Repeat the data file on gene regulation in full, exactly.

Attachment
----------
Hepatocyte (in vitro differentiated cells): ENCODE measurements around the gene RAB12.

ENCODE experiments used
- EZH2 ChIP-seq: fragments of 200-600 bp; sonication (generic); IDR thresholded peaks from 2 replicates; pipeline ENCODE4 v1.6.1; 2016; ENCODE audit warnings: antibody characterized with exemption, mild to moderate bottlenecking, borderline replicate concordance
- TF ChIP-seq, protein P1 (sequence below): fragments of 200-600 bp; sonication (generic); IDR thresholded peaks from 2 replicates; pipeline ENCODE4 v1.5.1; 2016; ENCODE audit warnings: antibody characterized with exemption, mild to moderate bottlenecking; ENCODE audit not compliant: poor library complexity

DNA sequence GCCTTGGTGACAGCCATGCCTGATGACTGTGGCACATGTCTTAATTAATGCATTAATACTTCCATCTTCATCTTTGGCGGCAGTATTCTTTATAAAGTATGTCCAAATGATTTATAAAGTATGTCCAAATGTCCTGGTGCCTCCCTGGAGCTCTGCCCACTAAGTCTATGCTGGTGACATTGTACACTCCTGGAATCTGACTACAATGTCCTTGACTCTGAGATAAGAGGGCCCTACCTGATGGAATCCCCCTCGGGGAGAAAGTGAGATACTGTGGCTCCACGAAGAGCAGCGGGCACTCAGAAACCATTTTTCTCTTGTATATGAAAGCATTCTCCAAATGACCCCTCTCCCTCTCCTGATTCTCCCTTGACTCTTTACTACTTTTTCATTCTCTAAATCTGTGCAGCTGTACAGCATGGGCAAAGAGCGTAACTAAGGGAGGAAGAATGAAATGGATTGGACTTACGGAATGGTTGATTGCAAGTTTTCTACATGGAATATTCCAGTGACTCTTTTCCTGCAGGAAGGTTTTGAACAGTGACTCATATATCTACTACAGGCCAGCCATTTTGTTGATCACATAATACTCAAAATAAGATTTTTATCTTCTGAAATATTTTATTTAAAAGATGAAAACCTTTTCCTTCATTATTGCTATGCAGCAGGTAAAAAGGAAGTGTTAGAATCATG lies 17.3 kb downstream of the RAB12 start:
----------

Hepatocyte (in vitro differentiated cells): ENCODE measurements around the gene RAB12.

ENCODE experiments used
- EZH2 ChIP-seq: fragments of 200-600 bp; sonication (generic); IDR thresholded peaks from 2 replicates; pipeline ENCODE4 v1.6.1; 2016; ENCODE audit warnings: antibody characterized with exemption, mild to moderate bottlenecking, borderline replicate concordance
- TF ChIP-seq, protein P1 (sequence below): fragments of 200-600 bp; sonication (generic); IDR thresholded peaks from 2 replicates; pipeline ENCODE4 v1.5.1; 2016; ENCODE audit warnings: antibody characterized with exemption, mild to moderate bottlenecking; ENCODE audit not compliant: poor library complexity

DNA sequence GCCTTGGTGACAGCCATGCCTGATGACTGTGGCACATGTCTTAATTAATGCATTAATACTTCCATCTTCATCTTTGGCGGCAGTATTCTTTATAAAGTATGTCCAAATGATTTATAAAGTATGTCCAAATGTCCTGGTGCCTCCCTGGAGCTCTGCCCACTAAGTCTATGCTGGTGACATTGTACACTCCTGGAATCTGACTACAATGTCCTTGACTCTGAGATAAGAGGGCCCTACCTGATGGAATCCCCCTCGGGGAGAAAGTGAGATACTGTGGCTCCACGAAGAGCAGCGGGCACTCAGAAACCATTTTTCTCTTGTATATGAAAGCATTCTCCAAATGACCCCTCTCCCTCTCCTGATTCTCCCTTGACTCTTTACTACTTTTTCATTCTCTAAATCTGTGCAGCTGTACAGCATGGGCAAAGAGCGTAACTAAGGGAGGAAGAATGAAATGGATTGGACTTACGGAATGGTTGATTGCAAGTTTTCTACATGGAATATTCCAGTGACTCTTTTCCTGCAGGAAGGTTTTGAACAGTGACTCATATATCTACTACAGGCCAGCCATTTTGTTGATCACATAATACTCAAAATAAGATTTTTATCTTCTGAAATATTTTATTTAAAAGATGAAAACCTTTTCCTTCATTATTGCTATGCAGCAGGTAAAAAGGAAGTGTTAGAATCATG lies 17.3 kb downstream of the RAB12 start: